Met Her Match
Jude Deveraux’s baffling Met Her Match features two central mysteries. The first is what happened to the heroine’s mother. The second is What Genre Is This Book, which has the cover of a contemporary romance but confused me so much that I had to perform research to make sure that was correct. In fact, I discovered that I wasn’t the only one trying to solve this mystery: Amazon put the book into categories I didn’t even know existed – including Mothers and Children Fiction. And the publisher, MIRA (a Harlequin imprint), calls it Women’s Fiction, Contemporary Romance and Romance. I fear if even the publisher doesn’t know what it is, there isn’t much hope. Does the author know? Mystery number three!
Terri Rayburn’s life – her family, her profession, her social interaction – is tied up in her father’s resort in Summer Hill, Virginia. She’s the jack-of-all-trades-in-residence until one day Nate Taggert appears. Nate is a former CIA officer come to Summer Hill to start a new chapter of his life. With his fiancée. But his fiancée is in Europe on an internship (ahem) and so Nate is staying with, and eventually helping, Terri, in an arrangement set up for them by Nate’s uncle and a friend of Terri’s family (matchmaker, matchmaker, make me a match. . .).
If you think Summer Hill is like Susan Mallery’s Fool’s Gold, where there are no registered sex offenders and all the marriages have HEAs, brace yourself. There was something rotten in the state of Denmark and there is something rotten in Summer Hill, a place of condoms on the beach and vacationers having affairs while their spouses are away (this isn’t hyperbole – I’m referring to facts from the book). One character describes it as “New York in Virginia–with some Texas thrown in”. As someone with deep New York and Texas roots, I can’t tell you how offended I am for Texas (New York can look after itself ;)!).
Then there’s Terri and Nate. My first impression of Nate was that he was very presumptuous. I’ve certainly read romance in which the heroine is infatuated with the hero early on (I’m thinking about Fix Her Up’s brother’s-best-friend storyline), and I have enjoyed them immensely. But normally, the hero is either clueless about the infatuation or, when he becomes aware of it, is confused and flattered because by that point he’s into the heroine, too, even if just subconsciously. Nate meanwhile jumps to:
“What if she and Stacy [his fiancée] were friends? What if Terri told Stacy that they’d had a sort of flirtation? Spent some “meaningful” time together? But then, what could Terri say about their time together?”
I wanted to say to him: ‘Sir, what woman in her right mind tells another woman ‘oh, I talked to your fiancé, I think he likes me.’?’ Luckily that’s addressed in the book by Terri, who performs a glorious monologue of irritation at Nate. Terri herself is a sympathetic heroine, if you can overlook her decision to wear a t-shirt and no pants when she runs around the house she’s sharing with an engaged man (who she decides on page seventy-one is her “soul mate”). I almost wanted more for her than she got at the end of the story, and it’s ostensibly a HEA.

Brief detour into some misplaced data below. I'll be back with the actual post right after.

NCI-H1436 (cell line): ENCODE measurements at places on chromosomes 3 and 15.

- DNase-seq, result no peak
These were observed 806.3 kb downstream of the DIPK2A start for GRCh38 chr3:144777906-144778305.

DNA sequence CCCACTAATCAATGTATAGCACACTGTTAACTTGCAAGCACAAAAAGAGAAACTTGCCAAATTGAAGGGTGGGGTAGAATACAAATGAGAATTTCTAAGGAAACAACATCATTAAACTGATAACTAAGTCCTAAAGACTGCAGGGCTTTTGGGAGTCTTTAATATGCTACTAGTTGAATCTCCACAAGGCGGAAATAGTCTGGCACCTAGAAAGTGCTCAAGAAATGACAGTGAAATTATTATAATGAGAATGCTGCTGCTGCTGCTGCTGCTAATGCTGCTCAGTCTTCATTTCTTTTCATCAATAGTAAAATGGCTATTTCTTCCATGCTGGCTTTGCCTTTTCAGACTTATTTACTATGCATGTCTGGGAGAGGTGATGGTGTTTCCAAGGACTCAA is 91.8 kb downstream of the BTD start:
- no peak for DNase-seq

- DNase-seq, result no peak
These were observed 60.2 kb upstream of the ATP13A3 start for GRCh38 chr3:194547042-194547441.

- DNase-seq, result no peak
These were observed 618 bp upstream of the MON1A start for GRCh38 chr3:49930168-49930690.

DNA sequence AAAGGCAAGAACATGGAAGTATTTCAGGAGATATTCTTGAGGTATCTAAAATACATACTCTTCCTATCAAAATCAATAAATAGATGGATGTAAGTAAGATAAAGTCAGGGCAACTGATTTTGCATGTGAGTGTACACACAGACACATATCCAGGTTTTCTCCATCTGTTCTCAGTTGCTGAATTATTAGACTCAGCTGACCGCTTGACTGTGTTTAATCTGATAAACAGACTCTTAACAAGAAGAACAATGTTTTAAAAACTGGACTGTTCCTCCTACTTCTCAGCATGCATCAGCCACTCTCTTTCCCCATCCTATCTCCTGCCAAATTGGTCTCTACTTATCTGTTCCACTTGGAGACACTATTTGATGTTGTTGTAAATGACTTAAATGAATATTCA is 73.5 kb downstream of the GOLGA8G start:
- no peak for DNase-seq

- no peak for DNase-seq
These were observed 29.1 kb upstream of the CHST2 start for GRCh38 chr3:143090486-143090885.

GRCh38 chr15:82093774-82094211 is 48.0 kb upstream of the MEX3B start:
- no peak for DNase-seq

The actual writing is the book’s weakest point. Neither the description nor the dialogue is natural. Case in point: “When Nate looked up from the fish, she could see his pulse pounding in his throat. Wow! Whatever he was trying to say was certainly difficult for him.” The exclamatory “wow!” was just the last straw for me. And at one point a man says a woman is “a tall, skinny, shapeless blonde”. The character is deliberately trying to be mean at the time, so perhaps it’s a little exaggerated, but who uses “shapeless” as an adjective to describe a person in conversation? Also – is it possible to be skinny and shapeless? We also get third person PoVs of not only Terri and Nate but also Terri’s family members. I assume this is intended to show that the opinion of the Summer Hill community is so important. Memorably, Terri’s stepmother thinks: “She’d already ordered a dress for Terri for the Widiwick dance – and she truly hoped it got torn to shreds in passion.” Um, thank you, stepmom?
I will say that Ms. Deveraux writes great chemistry. Seeing Nate through Terri’s eyes is sexy, and the writing conveys a complex, emotional, and physical chemistry without ever leaning too hard on either explicitness or euphemisms. (Favorite line: “The furrow that ran down his backbone was deep enough to run a boat in. A boat that contained just her.”) However, the author tied her own hands by having Nate be engaged because she forced herself to keep the romantic/sexual relationship development minimal lest she end up writing a romance about cheaters.
As to the mystery. . . Much like the book, it’s an oxymoronic mystery. It involves a serious crime, and yet it never registers on a meter for Scares, Thrills, or Shivers. I wasn’t sent hiding under my bed at any point in time. I’ll admit to being interested in the outcome, and I didn’t solve the mystery before the end, but I’m not the sort of reader who likes to bring my out my inner Hercule Poirot and solve it before the writer does. The mystery resolution also – unfortunately – takes over the end of the book and shortchanges the romantic resolution.
Assigning a letter grade to this book is difficult. It’s certainly not like anything I’ve encountered before, but I can’t give it a recommendation because it strays far from the standards of contemporary romance by offering an abhorrent small town instead of a consoling one, an extra fiancé who obstructs romantic development like sheep on a country road, and writing that leaves a lot to be desired. If there was an S grade for Surprising, If Not Successful, that is what I would give Met Her Match.